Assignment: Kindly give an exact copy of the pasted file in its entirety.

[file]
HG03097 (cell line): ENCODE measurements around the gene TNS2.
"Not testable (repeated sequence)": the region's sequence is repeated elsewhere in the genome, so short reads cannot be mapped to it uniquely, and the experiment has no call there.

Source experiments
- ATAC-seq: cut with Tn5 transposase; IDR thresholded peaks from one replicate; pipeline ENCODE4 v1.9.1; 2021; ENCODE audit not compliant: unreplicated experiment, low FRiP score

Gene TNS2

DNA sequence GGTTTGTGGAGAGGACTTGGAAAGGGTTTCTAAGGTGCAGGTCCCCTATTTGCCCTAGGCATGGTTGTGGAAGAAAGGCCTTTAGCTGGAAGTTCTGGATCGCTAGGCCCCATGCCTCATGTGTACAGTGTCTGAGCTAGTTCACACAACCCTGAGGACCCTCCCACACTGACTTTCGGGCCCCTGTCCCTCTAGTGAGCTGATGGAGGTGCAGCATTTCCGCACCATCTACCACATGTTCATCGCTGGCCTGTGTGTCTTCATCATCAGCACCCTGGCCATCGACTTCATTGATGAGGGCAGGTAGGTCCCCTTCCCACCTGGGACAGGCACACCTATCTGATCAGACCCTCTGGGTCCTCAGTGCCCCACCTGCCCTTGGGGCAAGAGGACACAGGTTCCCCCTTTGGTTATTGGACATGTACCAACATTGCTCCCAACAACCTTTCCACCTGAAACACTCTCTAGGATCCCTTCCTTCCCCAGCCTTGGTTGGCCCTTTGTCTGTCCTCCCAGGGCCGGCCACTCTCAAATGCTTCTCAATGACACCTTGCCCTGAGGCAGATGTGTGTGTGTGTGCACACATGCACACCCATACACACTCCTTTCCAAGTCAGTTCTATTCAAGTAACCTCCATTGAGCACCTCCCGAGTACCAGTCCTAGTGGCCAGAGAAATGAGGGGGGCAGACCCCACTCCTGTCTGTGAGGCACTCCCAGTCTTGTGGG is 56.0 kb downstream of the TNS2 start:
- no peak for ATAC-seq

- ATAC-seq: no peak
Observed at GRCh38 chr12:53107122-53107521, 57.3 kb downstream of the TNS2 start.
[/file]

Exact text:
HG03097 (cell line): ENCODE measurements around the gene TNS2.
"Not testable (repeated sequence)": the region's sequence is repeated elsewhere in the genome, so short reads cannot be mapped to it uniquely, and the experiment has no call there.

Source experiments
- ATAC-seq: cut with Tn5 transposase; IDR thresholded peaks from one replicate; pipeline ENCODE4 v1.9.1; 2021; ENCODE audit not compliant: unreplicated experiment, low FRiP score

Gene TNS2

DNA sequence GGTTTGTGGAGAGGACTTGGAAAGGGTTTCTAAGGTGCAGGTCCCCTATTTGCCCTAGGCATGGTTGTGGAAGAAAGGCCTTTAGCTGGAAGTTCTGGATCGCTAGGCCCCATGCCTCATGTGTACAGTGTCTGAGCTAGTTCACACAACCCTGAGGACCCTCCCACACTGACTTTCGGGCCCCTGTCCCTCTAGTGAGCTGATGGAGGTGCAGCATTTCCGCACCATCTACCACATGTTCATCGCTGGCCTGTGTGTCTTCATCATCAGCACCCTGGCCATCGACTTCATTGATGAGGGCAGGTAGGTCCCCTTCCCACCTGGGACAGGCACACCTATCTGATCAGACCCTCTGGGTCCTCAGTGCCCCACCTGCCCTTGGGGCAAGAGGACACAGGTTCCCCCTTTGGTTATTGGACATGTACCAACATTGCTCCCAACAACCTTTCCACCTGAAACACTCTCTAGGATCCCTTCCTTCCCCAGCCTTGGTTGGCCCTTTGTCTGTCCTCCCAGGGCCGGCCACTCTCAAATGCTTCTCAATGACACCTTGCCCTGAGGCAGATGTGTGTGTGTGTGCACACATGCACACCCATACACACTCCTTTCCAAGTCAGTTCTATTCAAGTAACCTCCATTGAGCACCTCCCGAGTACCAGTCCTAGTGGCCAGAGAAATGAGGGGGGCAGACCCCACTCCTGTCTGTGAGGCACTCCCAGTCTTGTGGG is 56.0 kb downstream of the TNS2 start:
- no peak for ATAC-seq

- ATAC-seq: no peak
Observed at GRCh38 chr12:53107122-53107521, 57.3 kb downstream of the TNS2 start.